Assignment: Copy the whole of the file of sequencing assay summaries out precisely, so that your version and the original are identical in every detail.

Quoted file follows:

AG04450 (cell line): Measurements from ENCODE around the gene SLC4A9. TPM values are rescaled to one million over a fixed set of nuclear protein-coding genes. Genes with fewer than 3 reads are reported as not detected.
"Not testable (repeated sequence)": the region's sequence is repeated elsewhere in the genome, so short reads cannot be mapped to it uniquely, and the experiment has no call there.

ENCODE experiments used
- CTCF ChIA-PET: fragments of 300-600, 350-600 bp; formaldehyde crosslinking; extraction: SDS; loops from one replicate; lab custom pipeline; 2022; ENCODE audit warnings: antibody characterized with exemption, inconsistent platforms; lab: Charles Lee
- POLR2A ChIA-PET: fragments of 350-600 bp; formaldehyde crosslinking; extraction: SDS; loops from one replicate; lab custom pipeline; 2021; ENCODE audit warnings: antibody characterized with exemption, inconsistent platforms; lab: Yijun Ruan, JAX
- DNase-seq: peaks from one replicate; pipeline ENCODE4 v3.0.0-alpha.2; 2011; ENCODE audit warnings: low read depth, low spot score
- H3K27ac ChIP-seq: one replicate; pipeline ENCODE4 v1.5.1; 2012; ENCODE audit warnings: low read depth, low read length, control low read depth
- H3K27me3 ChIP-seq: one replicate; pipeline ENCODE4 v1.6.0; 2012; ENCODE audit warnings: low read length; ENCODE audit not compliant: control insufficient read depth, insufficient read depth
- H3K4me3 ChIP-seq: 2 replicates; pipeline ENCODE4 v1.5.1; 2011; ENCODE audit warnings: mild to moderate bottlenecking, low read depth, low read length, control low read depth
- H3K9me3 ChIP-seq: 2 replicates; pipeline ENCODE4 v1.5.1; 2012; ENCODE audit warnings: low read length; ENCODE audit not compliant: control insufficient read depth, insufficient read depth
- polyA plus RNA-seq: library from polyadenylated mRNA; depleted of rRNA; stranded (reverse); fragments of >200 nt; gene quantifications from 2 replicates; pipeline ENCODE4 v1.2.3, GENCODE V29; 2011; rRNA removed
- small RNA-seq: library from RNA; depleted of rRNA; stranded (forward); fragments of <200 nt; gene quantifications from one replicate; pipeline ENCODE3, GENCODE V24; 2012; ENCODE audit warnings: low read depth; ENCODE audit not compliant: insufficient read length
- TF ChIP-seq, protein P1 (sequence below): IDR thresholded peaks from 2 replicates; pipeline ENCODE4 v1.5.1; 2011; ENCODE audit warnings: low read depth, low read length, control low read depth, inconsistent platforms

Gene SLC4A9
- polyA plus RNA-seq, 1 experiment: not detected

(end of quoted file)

AG04450 (cell line): Measurements from ENCODE around the gene SLC4A9. TPM values are rescaled to one million over a fixed set of nuclear protein-coding genes. Genes with fewer than 3 reads are reported as not detected.
"Not testable (repeated sequence)": the region's sequence is repeated elsewhere in the genome, so short reads cannot be mapped to it uniquely, and the experiment has no call there.

ENCODE experiments used
- CTCF ChIA-PET: fragments of 300-600, 350-600 bp; formaldehyde crosslinking; extraction: SDS; loops from one replicate; lab custom pipeline; 2022; ENCODE audit warnings: antibody characterized with exemption, inconsistent platforms; lab: Charles Lee
- POLR2A ChIA-PET: fragments of 350-600 bp; formaldehyde crosslinking; extraction: SDS; loops from one replicate; lab custom pipeline; 2021; ENCODE audit warnings: antibody characterized with exemption, inconsistent platforms; lab: Yijun Ruan, JAX
- DNase-seq: peaks from one replicate; pipeline ENCODE4 v3.0.0-alpha.2; 2011; ENCODE audit warnings: low read depth, low spot score
- H3K27ac ChIP-seq: one replicate; pipeline ENCODE4 v1.5.1; 2012; ENCODE audit warnings: low read depth, low read length, control low read depth
- H3K27me3 ChIP-seq: one replicate; pipeline ENCODE4 v1.6.0; 2012; ENCODE audit warnings: low read length; ENCODE audit not compliant: control insufficient read depth, insufficient read depth
- H3K4me3 ChIP-seq: 2 replicates; pipeline ENCODE4 v1.5.1; 2011; ENCODE audit warnings: mild to moderate bottlenecking, low read depth, low read length, control low read depth
- H3K9me3 ChIP-seq: 2 replicates; pipeline ENCODE4 v1.5.1; 2012; ENCODE audit warnings: low read length; ENCODE audit not compliant: control insufficient read depth, insufficient read depth
- polyA plus RNA-seq: library from polyadenylated mRNA; depleted of rRNA; stranded (reverse); fragments of >200 nt; gene quantifications from 2 replicates; pipeline ENCODE4 v1.2.3, GENCODE V29; 2011; rRNA removed
- small RNA-seq: library from RNA; depleted of rRNA; stranded (forward); fragments of <200 nt; gene quantifications from one replicate; pipeline ENCODE3, GENCODE V24; 2012; ENCODE audit warnings: low read depth; ENCODE audit not compliant: insufficient read length
- TF ChIP-seq, protein P1 (sequence below): IDR thresholded peaks from 2 replicates; pipeline ENCODE4 v1.5.1; 2011; ENCODE audit warnings: low read depth, low read length, control low read depth, inconsistent platforms

Gene SLC4A9
- polyA plus RNA-seq, 1 experiment: not detected